Suspending an employee: Our guide to making an informed decision
Employers should not avoid suspension completely, but a decision to suspend needs to be a considered one.
Suspending an employee is not a neutral act, no matter how an employer might describe it.
Suspension comes with stigma attached; it casts a shadow over the employee’s competence or character. That doesn’t mean that an employer should not suspend under any circumstances, but a decision to suspend needs to be considered and informed. It should not be a “knee jerk reaction.”
In certain situations (for example where a safeguarding risk exists) doing nothing will not be an option. However, suspension may not be the only option.
So if you are under pressure to decide whether to suspend, what factors and risks should you have in mind?
Consider the alternatives
Even agreeing with an employee a period of special leave, will carry less of a stigma than the unilateral act of suspension. Other options might be home working, working on specific projects or working in another workplace. You may ultimately choose to suspend an employee, but it is sensible to demonstrate that other options have been considered and discounted.
Consider the cost
Suspension will be on full pay. In complex disciplinary situations it could last weeks, if not months. In commercial terms, is there any better, more cost effective alternative?
Consider the evidence
Where you do reach a decision to suspend, then there must be some evidence to indicate there is cause for concern about the issue in question. A bare allegation should not lead straight to suspension without some indication that the allegation has some credibility. Clearly you are not going to wait for the outcome of a full disciplinary investigation before deciding whether to suspend, but the reasonable employer will want at least to understand that there is some evidence to back up the allegation.
Consider how the matter may progress
If a decision is taken NOT to suspend when an allegation is first raised, that decision can be reviewed and changed as an investigation proceeds. On the other hand, it is far harder to suspend and then, part way through an investigation, reverse that decision and bring the employee back in to work.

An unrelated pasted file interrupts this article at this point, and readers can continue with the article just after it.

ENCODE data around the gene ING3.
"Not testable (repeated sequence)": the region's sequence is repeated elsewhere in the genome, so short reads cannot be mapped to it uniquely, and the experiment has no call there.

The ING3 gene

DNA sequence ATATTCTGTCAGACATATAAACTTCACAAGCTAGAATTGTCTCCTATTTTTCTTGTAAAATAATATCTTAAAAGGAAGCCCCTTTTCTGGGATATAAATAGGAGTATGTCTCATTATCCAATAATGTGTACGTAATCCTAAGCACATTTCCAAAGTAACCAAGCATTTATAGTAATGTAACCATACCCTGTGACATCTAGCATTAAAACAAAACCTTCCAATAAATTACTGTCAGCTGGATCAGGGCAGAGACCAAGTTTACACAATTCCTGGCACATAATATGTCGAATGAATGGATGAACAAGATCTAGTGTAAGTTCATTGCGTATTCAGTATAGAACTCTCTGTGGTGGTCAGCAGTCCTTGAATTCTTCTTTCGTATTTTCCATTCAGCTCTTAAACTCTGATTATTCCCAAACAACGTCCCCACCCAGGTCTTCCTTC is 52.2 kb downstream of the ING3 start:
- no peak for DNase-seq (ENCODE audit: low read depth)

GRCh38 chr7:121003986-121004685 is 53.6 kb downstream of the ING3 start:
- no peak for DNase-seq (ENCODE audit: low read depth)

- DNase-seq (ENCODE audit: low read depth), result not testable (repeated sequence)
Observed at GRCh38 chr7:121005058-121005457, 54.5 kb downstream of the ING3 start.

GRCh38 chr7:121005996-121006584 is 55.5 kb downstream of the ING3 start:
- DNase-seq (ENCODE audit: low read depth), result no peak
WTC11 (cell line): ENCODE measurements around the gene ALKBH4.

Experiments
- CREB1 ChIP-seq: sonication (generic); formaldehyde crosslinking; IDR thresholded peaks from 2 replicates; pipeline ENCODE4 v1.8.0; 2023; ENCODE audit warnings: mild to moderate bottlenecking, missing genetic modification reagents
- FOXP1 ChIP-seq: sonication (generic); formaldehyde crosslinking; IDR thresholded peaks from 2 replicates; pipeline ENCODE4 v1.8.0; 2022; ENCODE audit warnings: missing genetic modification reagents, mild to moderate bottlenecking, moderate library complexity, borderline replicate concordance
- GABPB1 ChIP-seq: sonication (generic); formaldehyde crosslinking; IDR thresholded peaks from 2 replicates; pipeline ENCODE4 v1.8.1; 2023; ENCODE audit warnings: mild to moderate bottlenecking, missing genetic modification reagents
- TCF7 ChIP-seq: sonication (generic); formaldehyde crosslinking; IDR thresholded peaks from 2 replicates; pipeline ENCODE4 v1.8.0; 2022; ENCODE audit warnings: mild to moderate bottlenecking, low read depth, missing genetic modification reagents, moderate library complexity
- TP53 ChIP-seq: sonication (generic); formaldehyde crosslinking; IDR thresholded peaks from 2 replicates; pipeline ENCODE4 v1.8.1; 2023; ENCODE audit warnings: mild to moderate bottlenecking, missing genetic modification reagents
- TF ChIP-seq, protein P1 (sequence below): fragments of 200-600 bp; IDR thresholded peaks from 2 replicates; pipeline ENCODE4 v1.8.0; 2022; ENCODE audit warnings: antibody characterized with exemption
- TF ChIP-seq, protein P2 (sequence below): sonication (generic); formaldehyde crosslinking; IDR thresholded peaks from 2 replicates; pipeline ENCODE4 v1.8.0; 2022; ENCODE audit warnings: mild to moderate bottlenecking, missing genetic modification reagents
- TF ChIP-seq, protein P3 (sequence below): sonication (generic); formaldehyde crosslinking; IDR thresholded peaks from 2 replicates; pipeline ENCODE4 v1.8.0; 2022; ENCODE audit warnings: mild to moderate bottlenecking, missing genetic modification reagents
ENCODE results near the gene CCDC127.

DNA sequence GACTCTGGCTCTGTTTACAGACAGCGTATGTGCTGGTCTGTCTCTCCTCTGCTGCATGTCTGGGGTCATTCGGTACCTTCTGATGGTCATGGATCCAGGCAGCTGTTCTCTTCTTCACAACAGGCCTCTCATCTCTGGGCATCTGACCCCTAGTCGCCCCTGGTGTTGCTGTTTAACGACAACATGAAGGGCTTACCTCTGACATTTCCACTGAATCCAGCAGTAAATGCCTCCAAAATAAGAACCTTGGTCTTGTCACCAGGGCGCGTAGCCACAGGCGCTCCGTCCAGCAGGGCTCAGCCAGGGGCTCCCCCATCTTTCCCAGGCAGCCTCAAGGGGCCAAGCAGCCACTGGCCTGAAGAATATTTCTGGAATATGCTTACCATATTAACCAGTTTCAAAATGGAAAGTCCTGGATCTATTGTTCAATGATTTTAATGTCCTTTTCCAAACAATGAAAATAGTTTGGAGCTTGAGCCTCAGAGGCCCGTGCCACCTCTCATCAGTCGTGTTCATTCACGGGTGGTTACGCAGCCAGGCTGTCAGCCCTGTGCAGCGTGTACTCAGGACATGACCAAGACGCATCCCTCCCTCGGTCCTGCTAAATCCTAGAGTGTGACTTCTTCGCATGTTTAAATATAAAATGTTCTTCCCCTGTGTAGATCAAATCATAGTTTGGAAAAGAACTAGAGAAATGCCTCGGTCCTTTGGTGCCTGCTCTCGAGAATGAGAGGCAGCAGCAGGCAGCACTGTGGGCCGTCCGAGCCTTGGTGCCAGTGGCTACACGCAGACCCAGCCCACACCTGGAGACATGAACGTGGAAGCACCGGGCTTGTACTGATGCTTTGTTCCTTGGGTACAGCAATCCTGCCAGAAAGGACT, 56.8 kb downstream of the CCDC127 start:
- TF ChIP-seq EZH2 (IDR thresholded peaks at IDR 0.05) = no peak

Consider the impact on the employment relationship
Suspension damages employment relations, sometimes irreparably. It is important to recognise that suspending an employee may well be the death blow of that relationship. In our experience this is particularly the case with senior employees where the stigma and the damage to a professional employee’s reputation can be devastating. You should recognise and factor in this risk when considering whether to suspend.
What does your policy say?
There are still some disciplinary procedures which refer to suspension being automatic where an allegation of gross misconduct has been made. If a procedure does say this it should be updated. Otherwise, it increases the risk that a decision to suspend is seen as an automatic (therefore “knee jerk”) reaction to a gross misconduct allegation.
Most suspensions will not, in themselves, give rise to claims against employers. Where an employee is suspended on suspicion of gross misconduct and is subsequently dismissed, the resulting claims are likely to focus on the fairness of a dismissal rather than the earlier decision to suspend. However, there are certain cases where suspension will, of itself, lead to claims against the employer:
- An employee can resign under circumstances of constructive dismissal.
- An employee can claim that the decision to suspend was so devastating that it caused her/him psychiatric injury
- An employee can claim that a decision to suspend is unlawful and apply for an injunction to restrain the suspension
- Discrimination claims may arise.
When dealing with a particular employee, you will generally have a feel for whether suspension may give rise to a claim in itself. If you are in doubt, we would be happy to help you assess the risks. However, in broad terms, it is advisable to approach decisions about whether to suspend with caution and careful thought.
Mark Leach (email@example.com) is a Partner in the Employment, Pensions and Immigration Team at Weightmans LLP and is based in Manchester. If you have any questions or concerns, please do not hesitate to contact Mark or speak to your usual Weightmans advisor.